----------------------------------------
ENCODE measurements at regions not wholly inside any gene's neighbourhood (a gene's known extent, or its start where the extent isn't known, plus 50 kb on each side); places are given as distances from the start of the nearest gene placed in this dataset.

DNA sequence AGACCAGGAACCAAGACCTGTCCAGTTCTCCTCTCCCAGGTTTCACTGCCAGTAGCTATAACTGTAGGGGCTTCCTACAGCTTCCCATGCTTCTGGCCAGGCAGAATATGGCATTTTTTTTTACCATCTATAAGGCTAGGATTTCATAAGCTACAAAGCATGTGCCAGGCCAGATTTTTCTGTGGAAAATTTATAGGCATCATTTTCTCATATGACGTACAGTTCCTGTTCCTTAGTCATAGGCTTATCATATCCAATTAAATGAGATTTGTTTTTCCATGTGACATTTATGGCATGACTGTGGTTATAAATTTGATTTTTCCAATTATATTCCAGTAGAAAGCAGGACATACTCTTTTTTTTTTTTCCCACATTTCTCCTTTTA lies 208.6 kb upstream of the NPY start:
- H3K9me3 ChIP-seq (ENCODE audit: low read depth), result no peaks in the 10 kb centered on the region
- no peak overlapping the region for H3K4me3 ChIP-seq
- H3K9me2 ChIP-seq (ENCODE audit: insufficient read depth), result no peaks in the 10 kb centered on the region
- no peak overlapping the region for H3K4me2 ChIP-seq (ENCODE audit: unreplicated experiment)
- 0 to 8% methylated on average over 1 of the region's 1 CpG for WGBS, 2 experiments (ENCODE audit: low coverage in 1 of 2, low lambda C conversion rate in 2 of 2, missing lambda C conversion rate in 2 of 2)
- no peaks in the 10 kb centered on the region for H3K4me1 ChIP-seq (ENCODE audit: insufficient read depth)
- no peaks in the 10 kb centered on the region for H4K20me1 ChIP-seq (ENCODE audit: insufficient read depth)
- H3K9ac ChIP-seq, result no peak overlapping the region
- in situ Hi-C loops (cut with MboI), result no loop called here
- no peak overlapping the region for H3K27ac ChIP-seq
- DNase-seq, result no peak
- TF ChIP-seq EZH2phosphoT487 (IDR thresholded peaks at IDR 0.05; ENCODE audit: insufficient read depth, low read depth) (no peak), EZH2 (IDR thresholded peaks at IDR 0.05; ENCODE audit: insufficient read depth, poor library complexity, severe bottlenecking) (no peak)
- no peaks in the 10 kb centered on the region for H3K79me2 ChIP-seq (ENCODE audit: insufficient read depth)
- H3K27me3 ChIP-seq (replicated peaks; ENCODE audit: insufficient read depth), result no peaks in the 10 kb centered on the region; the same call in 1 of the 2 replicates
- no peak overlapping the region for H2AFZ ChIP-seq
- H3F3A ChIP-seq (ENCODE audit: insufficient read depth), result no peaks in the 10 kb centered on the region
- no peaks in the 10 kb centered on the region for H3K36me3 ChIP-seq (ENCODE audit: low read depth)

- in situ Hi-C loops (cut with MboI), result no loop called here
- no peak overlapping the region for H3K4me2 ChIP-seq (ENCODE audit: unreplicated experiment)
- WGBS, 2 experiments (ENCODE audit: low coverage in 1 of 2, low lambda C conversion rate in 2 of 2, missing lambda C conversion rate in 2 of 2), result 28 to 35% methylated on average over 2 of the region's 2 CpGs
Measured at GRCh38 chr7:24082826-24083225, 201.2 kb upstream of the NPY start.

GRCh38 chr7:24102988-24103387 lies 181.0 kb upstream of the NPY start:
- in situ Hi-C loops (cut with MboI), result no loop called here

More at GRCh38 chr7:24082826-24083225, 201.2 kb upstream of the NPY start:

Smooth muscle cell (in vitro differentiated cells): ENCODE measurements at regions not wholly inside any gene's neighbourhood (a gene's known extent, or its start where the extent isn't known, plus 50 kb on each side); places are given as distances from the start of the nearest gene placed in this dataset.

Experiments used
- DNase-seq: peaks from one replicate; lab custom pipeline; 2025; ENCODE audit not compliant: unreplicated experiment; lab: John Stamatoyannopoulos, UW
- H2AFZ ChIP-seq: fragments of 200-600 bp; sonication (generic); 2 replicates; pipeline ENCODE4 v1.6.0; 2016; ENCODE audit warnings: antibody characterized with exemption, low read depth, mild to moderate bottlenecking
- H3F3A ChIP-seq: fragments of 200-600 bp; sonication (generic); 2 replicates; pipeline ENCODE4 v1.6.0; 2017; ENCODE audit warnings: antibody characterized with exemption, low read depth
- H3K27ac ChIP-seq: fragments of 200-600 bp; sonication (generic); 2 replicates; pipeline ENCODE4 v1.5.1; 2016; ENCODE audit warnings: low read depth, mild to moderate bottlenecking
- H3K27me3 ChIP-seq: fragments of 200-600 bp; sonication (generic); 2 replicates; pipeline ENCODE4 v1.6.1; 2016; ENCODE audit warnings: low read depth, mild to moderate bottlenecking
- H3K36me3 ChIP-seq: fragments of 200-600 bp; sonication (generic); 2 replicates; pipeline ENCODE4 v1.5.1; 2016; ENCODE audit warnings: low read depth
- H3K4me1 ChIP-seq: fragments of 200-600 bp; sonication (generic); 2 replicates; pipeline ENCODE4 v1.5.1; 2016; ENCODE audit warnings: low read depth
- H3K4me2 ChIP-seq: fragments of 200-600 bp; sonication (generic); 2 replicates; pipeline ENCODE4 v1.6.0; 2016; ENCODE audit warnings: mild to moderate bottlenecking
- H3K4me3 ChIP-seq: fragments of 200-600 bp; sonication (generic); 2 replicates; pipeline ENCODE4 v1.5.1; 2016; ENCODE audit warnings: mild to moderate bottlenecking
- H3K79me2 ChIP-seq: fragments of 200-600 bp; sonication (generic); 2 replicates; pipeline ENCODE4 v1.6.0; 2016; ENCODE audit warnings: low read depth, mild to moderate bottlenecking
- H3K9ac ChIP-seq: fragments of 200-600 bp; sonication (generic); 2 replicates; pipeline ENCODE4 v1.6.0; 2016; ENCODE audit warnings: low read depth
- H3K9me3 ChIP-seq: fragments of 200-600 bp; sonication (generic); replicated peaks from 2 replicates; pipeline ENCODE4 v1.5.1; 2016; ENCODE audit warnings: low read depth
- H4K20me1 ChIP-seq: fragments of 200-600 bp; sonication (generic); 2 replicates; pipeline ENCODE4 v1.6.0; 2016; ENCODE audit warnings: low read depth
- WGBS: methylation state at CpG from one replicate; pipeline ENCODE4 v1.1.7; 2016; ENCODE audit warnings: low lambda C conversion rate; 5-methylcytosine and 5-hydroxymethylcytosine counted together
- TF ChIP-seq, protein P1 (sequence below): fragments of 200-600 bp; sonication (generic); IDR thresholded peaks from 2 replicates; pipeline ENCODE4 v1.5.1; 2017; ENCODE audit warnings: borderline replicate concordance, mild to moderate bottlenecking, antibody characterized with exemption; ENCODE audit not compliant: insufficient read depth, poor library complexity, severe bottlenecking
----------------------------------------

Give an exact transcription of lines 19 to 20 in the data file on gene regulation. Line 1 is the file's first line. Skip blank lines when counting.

- no peaks in the 10 kb centered on the region for H3K36me3 ChIP-seq (ENCODE audit: low read depth)

- in situ Hi-C loops (cut with MboI), result no loop called here